BMMHS Evening Meeting: White Ship - Red Crosses

White Ship - Red Crosses

A British Hospital Ship at War

Speaker: Nicci Pugh

White Ship Red Crosses

Wednesday 12th October 2022; 7:30 pm

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BMMHS Meeting Venue

Woodcote Village Hall, Reading Road, Woodcote, RG8 0QY

White Ship - Red Crosses – A British Hospital Ship at War

By Author and Falklands War veteran Nicci Pugh 
This inspiring, informative & fascinating presentation illustrates the role of a modern-day floating hospital ship working 8,000 miles from home in the South Atlantic Ocean during The Falklands War. 
Presenter Nicci Pugh, who served throughout the Falklands War as a Trauma Operating Theatre Sister on board Her Majesty’s Hospital Ship Uganda relays the history in a sensitive & thoughtful delivery, covering all aspects, from helicopter evacuation of casualties from the battlefields ashore & at sea, to the repatriation of recovering patients to UK by sea & air.
The talk completes with up-to-date images of The Falkland Islands today, which include excellent shots of the rare black-browed albatross nesting off remote West Falkland Islands.

“We heard that HMS Sheffield had been sunk… and we all knew our services were now urgently required.”

Listen to Nicci talking about her experiences on BBC Radio Devon 

Nicci Pugh - White Ship Red Crosses
Her Majesty’s Hospital Ship Uganda at sea during the Falklands War 1982.
Nicci Pugh - White Ship - Red Crosses
Author Nicci Pugh signing copies of White Ship - Red Crosses.

Signed copies of  Nicci Pugh’s White Ship – Red Crosses. A Nursing Memoir of The Falklands War will be available after Q&As.

Argentina Invades the Falklands

When Argentina invaded and occupied the Falkland Islands in April 1982 the British Government requisitioned the P&O Educational Cruise Ship SS Uganda, which was then in Alexandria. From there the ship proceeded via Naples to Gibraltar, where a hasty conversion to Geneva Convention/Red Cross livery took place in 3 days in HM Dockyard Gibraltar. 
SS Uganda
The P&O Educational Cruise Ship SS Uganda pre-1982.

Conversion to Hospital Ship

A team of some forty Queen Alexandra’s Royal Naval Nursing Service (QARNNS) personnel with specific nursing qualifications: experience of operating theatres, intensive care units – and in the treatment of burns, which would turn out to be critical, were flown out to Gibraltar by RAF Hercules, to join the ship SS Uganda.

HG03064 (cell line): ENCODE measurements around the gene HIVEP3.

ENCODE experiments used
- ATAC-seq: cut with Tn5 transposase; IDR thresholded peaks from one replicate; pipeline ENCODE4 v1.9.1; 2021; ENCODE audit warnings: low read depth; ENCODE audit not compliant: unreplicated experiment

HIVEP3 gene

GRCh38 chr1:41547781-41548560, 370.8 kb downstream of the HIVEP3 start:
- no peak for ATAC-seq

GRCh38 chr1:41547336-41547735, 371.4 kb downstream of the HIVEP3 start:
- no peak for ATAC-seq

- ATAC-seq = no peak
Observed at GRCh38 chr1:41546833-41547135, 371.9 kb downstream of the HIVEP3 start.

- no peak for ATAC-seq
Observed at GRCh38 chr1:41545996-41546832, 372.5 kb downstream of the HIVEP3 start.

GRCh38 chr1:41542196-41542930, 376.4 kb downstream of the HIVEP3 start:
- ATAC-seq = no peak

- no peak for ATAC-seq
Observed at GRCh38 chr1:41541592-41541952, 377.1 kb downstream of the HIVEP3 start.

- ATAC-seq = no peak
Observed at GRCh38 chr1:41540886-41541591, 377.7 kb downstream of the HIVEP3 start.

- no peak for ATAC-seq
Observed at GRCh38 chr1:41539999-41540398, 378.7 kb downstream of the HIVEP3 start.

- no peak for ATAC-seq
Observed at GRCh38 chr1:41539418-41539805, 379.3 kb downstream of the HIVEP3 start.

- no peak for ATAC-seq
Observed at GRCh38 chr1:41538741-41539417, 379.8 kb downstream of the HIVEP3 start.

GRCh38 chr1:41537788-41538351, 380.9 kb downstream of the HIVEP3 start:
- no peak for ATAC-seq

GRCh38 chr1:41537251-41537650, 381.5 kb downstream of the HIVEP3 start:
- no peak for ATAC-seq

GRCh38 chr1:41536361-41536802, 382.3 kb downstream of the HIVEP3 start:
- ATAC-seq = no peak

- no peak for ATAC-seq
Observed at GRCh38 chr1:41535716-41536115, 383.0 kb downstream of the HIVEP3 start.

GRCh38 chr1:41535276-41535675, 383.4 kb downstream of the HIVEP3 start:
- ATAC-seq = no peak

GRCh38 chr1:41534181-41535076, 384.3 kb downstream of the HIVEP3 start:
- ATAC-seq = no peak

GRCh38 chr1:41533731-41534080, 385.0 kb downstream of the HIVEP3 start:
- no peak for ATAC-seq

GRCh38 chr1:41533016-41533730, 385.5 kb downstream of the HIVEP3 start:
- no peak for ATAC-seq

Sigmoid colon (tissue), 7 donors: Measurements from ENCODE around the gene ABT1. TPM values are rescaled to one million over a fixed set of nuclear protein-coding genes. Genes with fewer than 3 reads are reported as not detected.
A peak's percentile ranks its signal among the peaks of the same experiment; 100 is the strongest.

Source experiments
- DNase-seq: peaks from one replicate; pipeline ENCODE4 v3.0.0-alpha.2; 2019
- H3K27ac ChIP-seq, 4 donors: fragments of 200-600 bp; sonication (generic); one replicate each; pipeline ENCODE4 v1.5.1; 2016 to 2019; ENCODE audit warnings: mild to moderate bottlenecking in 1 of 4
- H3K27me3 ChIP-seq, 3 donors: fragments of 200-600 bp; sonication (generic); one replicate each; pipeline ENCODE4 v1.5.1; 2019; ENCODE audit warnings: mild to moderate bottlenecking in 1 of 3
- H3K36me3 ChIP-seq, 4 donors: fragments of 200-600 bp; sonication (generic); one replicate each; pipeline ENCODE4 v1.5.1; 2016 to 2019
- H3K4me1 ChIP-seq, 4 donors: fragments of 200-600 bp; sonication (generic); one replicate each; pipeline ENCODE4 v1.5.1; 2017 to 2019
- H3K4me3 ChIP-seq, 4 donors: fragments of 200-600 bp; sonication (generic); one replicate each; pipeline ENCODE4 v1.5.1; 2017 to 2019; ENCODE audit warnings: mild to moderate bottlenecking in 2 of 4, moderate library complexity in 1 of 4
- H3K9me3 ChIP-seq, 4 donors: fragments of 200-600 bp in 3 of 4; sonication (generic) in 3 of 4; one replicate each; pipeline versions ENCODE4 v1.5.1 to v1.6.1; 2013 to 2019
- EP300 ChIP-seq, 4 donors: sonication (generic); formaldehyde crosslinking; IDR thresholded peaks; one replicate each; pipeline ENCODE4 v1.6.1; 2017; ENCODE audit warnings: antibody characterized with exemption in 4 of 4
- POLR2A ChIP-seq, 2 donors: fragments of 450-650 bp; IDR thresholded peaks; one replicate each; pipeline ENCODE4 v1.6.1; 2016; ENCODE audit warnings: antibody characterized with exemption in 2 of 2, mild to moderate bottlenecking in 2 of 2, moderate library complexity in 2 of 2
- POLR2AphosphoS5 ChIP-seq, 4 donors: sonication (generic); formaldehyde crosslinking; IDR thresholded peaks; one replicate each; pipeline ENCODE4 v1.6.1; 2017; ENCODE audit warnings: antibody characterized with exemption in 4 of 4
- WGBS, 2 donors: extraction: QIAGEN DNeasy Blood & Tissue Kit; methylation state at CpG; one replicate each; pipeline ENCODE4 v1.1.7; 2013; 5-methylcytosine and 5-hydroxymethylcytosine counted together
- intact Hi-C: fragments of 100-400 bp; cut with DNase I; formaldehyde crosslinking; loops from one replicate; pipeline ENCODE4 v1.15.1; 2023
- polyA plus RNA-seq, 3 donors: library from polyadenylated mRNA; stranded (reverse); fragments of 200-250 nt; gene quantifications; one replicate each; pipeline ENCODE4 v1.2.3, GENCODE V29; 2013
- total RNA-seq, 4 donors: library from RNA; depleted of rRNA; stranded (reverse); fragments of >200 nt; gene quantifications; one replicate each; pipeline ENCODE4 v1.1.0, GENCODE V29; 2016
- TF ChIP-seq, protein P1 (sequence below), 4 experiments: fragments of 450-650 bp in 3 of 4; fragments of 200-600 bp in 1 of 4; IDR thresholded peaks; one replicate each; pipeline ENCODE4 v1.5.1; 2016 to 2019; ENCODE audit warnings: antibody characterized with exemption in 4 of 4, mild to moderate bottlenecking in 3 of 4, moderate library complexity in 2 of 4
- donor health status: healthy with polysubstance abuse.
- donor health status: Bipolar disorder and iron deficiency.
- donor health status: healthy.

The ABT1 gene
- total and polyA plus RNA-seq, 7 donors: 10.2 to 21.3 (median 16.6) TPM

There they were tasked with converting the Uganda from an educational cruise ship into a hospital ship of 500 to 600 beds. During the course of 10 days, they worked flat out and completed the task on the day the ship arrived in Ascension.
On April 19th the ship sailed for the uncertainties of the South Atlantic, returning to Southampton August 9th 1982.

Sailing for the South Atlantic

Falklands Uganda Refuel at Sea
THE FALKLANDS CONFLICT, APRIL - JUNE 1982 (MH 27704) The Task Force Sails: Hospital ships HYDRA and UGANDA refuel at sea from RFA OLMEDA. Copyright: © IWM. Original Source:

Helicopter Emarkation of the Wounded

The last British Hospital Ship to serve in a war zone was during the Korean War some sixty years ago. Her Majesty’s Hospital Ship Uganda was the first British Hospital Ship in history to embark casualties directly from the battlefields by helicopter, a process that was to save many lives throughout the conflict.
Nicci Pugh - White Ship - Red Crosses
THE FALKLANDS CONFLICT, APRIL - JUNE 1982 (FKD 86) A Puma helicopter of (Commando Aviation Brigade) CAB601 'A' Flight from the Argentine Hospital Ship BAHIA PARAISO, painted white in accordance with Red Cross regulations, on the flight deck of the British Hospital Ship UGANDA during repatriation of Argentine wounded. The helicopter is either AE-506 or AE-507. Copyright: © IWM. Original Source:

These are the personal stories of the injured servicemen and the Naval Nurses and Doctors who fought the all-important battle to ‘bring them back alive’.” Brian Hanrahan BBC War Correspondent during The Falklands War 1982

SS Uganda Ship's Crest
SS Uganda Ship's Crest

Queen Alexandra’s Royal Naval Nursing Service

The team of forty Queen Alexandra’s Royal Naval Nursing Service personnel were the only female military personnel working within the Conflict Zone (TEZ), and QARNNS junior ratings the first female RN ratings in history to serve at sea.
Falklands Hospital Ship Uganda
Teams of Royal Naval Medics and QARNNS Operating Theatre personnel preparing equipment and training en route for the South Atlantic early May 1982.

Saving Lives

More than 700 severely injured servicemen were treated on board the hospital ship while she was operational, which included 100+ Argentinian personnel.
Fitzroy Sir Galaghad
Royal Fleet Auxiliary 'Sir Galahad' on fire after being bombed, Fitzroy, 8 June 1982

“As I toured the wards of that remarkable ship during my flying visit, I found all of my seriously wounded soldiers who had been helicoptered off the battlefi eld, some of whom I thought I would never see again, and saw for myself the inspirational care of the Naval medical and nursing staff that had saved lives and on which recovery was depending. It was hardly a mile offshore, but it felt a very long way from Mount Tumbledown.” Lieutenant General Sir John Kiszely KCB, MC, Company Commander in 2nd Battalion Scots Guards 1982